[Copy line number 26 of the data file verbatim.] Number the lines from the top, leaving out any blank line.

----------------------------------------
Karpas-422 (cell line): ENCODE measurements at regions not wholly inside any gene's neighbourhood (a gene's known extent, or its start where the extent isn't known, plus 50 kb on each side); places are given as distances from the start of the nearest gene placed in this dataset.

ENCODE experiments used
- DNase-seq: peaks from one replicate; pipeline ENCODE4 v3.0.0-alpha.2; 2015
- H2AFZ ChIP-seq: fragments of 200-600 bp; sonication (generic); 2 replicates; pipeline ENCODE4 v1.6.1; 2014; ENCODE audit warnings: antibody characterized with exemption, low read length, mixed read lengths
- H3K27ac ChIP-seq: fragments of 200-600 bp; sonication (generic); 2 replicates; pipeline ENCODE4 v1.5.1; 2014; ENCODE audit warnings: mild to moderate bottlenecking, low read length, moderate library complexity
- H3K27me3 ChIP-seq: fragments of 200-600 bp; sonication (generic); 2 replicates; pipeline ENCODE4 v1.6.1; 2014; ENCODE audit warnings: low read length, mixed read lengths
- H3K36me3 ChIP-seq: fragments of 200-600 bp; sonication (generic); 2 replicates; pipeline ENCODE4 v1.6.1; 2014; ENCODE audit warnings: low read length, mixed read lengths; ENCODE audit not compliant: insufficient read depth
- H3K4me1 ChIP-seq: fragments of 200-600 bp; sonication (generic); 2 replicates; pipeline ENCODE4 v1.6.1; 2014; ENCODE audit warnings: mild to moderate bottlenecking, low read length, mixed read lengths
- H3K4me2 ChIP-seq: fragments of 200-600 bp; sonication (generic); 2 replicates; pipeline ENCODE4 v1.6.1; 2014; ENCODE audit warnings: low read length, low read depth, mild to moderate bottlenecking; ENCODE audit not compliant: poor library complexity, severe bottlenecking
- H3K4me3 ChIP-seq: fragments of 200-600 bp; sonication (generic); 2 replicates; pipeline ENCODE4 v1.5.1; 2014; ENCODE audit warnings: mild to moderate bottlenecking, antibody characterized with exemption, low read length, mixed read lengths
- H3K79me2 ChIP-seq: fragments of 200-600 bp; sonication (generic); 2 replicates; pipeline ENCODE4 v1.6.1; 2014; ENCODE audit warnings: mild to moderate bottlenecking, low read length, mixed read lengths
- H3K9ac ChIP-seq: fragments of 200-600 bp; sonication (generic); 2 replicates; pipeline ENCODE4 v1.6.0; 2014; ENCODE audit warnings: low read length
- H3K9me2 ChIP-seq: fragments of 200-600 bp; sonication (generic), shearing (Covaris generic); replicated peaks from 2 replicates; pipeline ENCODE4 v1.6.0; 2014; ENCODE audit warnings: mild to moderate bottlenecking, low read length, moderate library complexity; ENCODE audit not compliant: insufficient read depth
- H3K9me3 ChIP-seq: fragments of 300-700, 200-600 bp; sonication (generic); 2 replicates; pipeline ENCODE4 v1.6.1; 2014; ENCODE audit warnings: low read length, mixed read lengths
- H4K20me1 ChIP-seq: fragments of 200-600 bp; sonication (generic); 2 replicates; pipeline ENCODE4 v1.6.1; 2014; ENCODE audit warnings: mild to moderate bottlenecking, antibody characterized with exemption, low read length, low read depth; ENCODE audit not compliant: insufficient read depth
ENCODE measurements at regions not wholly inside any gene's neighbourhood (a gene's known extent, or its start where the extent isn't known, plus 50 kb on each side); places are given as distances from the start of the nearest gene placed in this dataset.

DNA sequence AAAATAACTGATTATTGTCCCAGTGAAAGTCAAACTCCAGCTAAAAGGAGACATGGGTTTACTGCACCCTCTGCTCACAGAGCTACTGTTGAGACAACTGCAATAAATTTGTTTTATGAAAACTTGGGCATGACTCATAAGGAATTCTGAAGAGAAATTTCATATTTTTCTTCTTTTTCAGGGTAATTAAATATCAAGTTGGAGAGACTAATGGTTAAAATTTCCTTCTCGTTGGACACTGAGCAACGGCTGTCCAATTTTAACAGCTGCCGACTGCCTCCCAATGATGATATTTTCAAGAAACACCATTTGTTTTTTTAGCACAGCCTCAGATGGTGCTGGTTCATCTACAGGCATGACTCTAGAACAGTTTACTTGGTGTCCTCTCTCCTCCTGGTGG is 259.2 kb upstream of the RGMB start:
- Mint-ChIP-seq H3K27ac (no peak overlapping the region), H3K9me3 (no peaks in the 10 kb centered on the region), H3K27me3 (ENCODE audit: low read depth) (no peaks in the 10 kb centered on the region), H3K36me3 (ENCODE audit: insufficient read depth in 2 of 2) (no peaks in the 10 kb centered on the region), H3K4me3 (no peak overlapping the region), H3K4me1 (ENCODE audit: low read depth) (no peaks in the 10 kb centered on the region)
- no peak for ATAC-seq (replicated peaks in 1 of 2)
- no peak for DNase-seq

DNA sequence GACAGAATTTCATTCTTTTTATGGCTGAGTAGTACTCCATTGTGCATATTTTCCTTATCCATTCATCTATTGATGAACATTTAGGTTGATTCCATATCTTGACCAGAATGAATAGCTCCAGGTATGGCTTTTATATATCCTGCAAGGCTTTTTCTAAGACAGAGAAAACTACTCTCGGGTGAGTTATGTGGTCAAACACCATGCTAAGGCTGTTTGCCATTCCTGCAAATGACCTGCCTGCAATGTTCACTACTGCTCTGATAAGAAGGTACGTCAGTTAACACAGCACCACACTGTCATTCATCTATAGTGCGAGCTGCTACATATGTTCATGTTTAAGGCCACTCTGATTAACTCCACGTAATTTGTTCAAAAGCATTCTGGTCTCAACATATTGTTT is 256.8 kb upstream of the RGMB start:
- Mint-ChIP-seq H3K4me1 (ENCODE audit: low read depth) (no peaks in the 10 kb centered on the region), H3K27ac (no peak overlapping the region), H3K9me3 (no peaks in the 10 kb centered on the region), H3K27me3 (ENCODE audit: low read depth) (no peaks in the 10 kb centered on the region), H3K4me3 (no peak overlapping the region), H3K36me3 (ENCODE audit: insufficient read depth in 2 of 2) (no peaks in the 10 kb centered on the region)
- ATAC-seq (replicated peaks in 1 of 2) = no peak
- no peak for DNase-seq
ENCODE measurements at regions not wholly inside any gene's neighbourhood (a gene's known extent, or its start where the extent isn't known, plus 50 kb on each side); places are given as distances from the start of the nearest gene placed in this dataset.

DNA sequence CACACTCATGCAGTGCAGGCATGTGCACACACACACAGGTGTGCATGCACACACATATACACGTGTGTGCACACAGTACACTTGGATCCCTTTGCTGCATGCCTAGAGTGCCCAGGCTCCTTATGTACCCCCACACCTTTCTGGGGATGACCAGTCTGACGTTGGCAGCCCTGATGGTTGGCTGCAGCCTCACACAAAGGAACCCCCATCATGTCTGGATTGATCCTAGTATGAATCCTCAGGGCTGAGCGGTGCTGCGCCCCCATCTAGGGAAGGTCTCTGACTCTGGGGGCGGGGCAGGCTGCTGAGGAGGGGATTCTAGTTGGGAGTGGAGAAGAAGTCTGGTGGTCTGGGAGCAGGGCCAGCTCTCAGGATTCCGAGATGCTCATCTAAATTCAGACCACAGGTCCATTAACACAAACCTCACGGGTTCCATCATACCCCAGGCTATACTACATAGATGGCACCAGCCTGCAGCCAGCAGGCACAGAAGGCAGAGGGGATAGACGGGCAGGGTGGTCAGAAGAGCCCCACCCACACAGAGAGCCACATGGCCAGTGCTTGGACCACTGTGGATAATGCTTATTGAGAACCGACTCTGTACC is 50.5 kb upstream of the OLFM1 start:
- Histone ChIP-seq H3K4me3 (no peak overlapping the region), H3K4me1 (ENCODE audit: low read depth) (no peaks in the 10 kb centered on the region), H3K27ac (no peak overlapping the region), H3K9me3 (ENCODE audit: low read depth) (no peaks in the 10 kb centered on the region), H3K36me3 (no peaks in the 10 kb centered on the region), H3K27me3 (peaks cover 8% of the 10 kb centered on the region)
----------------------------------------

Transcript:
DNA sequence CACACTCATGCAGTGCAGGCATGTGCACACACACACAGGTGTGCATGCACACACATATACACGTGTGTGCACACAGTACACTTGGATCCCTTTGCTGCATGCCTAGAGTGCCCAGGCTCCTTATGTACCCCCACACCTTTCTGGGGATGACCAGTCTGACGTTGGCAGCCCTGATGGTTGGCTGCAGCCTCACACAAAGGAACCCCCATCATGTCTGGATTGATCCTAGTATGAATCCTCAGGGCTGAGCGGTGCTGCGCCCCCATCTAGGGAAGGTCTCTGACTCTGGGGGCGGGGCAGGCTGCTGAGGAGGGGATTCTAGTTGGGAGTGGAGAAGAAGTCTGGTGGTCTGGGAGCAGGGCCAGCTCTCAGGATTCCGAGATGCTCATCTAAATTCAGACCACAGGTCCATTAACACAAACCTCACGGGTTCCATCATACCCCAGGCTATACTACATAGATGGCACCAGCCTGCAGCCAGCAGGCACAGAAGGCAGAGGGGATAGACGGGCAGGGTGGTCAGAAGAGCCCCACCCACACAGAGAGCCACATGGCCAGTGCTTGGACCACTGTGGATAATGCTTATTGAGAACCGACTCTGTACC is 50.5 kb upstream of the OLFM1 start: